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How do you know when a bottle is corked. I drink lots of wine, but I am no expert and I am not sure I would be able to tell if a bottle is corked. Right now I am drinking the 2004 Soif De Jour Bourguiel, that has a really sour tast to it. Would this be corked, or a something I don't like about this wine?

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I have only returned corked wine to a wine shop once. That is because it'd only been a few weeks since the purchase and all three of the same bottle of wine I bought were bad. They took it back no questions asked.

Now, my main issue is that I tend to buy wine and hold on to it for later consumption. While much of the consuming public buys wine in order to drink it that day or certainly within the upcoming week, I do not. So trying to return a bottle that is corked a year or two or three later is just not likely to happen or work, so it's my loss.

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Fact or fictioin? "Corked" wine is not necessarily caused by corks. It is caused by a chemical called TCA (2,4,6-Trichloroanisole). The contamination can happen at the winery. I think BV had a big problem with it a few years ago. So, even wine with a screw cap can be "corked" when the contamination happens at the winery.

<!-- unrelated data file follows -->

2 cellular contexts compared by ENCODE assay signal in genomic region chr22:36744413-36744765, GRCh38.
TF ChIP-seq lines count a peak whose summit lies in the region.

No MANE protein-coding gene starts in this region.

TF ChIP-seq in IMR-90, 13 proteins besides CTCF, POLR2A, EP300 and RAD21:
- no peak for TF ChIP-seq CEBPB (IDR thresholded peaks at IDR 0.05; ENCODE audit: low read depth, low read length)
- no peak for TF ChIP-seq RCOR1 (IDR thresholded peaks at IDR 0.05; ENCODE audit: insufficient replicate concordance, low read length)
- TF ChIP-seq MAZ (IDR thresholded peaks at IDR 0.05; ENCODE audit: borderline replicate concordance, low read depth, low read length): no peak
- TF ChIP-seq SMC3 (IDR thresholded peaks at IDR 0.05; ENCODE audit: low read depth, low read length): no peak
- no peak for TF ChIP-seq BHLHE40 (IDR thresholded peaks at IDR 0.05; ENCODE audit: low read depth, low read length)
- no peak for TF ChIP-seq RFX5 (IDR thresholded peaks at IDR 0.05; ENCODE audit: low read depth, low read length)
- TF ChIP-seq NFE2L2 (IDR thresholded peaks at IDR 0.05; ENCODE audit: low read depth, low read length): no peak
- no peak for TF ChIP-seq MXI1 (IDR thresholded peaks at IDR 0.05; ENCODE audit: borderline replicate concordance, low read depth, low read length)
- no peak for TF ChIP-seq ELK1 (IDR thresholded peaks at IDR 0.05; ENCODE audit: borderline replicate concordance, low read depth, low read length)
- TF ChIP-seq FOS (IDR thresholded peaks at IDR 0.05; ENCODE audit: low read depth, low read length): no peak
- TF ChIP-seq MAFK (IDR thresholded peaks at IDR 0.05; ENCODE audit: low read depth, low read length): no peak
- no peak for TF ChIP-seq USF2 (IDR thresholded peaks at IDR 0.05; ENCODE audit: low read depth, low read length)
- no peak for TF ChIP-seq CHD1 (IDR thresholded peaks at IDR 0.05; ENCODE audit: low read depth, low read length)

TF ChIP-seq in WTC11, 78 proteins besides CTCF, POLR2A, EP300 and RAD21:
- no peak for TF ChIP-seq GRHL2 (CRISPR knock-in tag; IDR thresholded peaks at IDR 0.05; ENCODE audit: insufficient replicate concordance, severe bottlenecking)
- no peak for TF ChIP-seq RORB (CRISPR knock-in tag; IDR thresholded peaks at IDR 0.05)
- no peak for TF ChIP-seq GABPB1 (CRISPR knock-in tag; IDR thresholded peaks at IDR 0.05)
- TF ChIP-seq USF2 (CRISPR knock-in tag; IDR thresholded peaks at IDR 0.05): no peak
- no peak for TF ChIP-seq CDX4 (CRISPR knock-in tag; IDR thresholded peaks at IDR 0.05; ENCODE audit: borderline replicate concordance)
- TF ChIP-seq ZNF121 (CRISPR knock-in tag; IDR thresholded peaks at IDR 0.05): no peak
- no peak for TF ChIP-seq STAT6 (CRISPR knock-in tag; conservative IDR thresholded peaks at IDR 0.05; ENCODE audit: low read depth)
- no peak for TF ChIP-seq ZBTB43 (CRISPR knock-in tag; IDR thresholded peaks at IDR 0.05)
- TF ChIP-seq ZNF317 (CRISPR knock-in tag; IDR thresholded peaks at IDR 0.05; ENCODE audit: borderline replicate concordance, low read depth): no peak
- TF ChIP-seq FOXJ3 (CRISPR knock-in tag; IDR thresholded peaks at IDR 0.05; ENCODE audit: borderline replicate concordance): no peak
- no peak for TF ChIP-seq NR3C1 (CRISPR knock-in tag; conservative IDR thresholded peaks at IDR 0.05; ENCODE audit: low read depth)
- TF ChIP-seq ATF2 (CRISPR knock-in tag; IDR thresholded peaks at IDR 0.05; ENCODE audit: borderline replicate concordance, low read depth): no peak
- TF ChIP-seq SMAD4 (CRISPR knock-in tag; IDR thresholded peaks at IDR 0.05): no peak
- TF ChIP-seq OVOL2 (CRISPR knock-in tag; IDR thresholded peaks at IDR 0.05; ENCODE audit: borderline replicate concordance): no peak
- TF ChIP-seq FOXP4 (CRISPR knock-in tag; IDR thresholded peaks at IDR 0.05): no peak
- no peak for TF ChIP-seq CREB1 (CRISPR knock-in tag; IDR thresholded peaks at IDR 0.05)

But with the understanding that a bottle without a cork is far less likely to be "corked."

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Yes, TCA can come from wineries (one of our farms blew up their cellar and re-started after an infestation several years ago). But when ten bottles of a case sing, and two taste like Saturday morning's Post, well...

Edit: TCA is (usually) the product of the interaction of a naturally-occuring mold in cork and the cleaning environment.

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From what I've read about corked wine (so take it with a grain of salt), it's caused by TCA, which can be present at the winery (similar to brett). So even Stel-Vin enclosures can be corked. However, cork is the primary source of the TCA which is why it's much more prevalent in cork enclosures as compared to screwcap enclosures.